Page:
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“It was nothing against Birmingham, we needed to make sure forecast products reflect probabilistic guidance,” the official said, referencing the extremely low odds for tropical storm-force winds.

Such wind speeds, between 39 and 74 mph, rarely cause much damage or require the advance preparation.

The NOAA statement made no reference of the fact that when Trump tweeted that Alabama was at risk, the state was not in the National Hurricane Center’s “cone of uncertainty,” which forecasters use to determine where the storm is most likely to hit. Alabama also had not appeared in the cone in the days before that.

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The acting NOAA director briefed the president on Hurricane Dorian on Aug. 29, using the forecast cone that the White House later adapted via Sharpie marker.

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The director of the National Hurricane Center briefed the president on the storm’s likely track again on Sept. 1, shortly after his tweet about the threat to Alabama.

At other times, Trump was briefed by individuals, including the White House homeland security and counterterrorism adviser, who lacked the meteorological expertise to interpret what they were showing.

“If the president had been briefed by someone who understands the forecast, he never would’ve mentioned Alabama,” the NOAA official said.

NOAA’s Friday statement infuriated scientists, who worry the Trump administration is corroding faith in research and data.

“It makes me speechless that the leadership would put [Trump’s] feelings and ego ahead of putting out weather information accurately,” said Michael Halpern, a deputy director at the Union of Concerned Scientists. “If we’re politicizing the weather what is there left to politicize? We’re seeing this kind of clamp down of scientists across the government, and it’s been an escalating trend.”

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In 2018, a survey of scientists at 16 federal agencies found a culture of fear and self-censorship in an administration that has sidelined scientific evidence, especially as it related to climate change, in favor of political expediency.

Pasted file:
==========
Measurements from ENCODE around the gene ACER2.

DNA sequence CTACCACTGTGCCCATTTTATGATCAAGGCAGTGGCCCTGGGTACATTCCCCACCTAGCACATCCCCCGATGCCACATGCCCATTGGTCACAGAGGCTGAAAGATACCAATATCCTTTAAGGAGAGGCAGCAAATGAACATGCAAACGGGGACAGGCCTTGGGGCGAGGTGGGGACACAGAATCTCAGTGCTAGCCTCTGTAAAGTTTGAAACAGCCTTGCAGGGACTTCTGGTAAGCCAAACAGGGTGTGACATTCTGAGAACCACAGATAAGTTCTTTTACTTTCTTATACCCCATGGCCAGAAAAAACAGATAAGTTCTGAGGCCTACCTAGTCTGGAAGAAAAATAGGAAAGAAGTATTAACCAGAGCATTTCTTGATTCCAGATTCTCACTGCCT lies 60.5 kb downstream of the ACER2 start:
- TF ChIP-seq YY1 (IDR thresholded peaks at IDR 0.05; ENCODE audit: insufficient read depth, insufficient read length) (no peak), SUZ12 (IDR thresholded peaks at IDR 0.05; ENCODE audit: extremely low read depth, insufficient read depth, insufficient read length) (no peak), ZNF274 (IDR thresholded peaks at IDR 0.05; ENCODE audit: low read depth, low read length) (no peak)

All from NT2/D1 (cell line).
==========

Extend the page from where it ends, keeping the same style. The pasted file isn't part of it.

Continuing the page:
Keith Seitter, executive director of the American Meteorological Society, said in a statement that “the criticism of the Birmingham forecast office is unwarranted; rather they should have been commended for their quick action based on science in clearly communicating the lack of threat to the citizens of Alabama.”

One of the strongest reactions to the NOAA statement came from David Titley, an atmospheric scientist who served as the chief operating officer of NOAA under Obama.

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“Perhaps the darkest day ever for leadership. Don’t know how they will ever look their workforce in the eye again. Moral cowardice,” he tweeted.

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Others who weighed in on social media were also scathing in their response to NOAA’s decision to publicly defend Trump.

“I have never been so embarrassed by NOAA. What they did is just disgusting,” Dan Sobien, president of the National Weather Service’s labor union, wrote on Twitter Friday. “Let me assure you the hard working employees of the NWS had nothing to do with the utterly disgusting and disingenuous tweet sent out by NOAA management tonight.”

A popular television broadcast meteorologist in Birmingham also came to the defense of his city’s National Weather Service team.

“The tweet from NWS Birmingham was spot on and accurate,” James Spann tweeted. “If they are coming after them, they might as well come after me. How in the world has it come to this?”

On Saturday, the National Weather Service leadership seemingly tried to address the outcry in an all-hands letter to its employees to thank them for their hard work during the hurricane. The letter, obtained by The Washington Post, assured employees they were valued.

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“We want to assure you that we stand behind our entire workforce and the integrity of the forecast process, including the incredible scientific, technical and engineering skill you demonstrated for this event,” the NWS leadership wrote. “We saw first hand that our integrated forecast process works, and we continue to embrace and uphold the essential integrity of the entire forecast process as it was applied by ALL NWS offices to ensure public safety first and foremost.”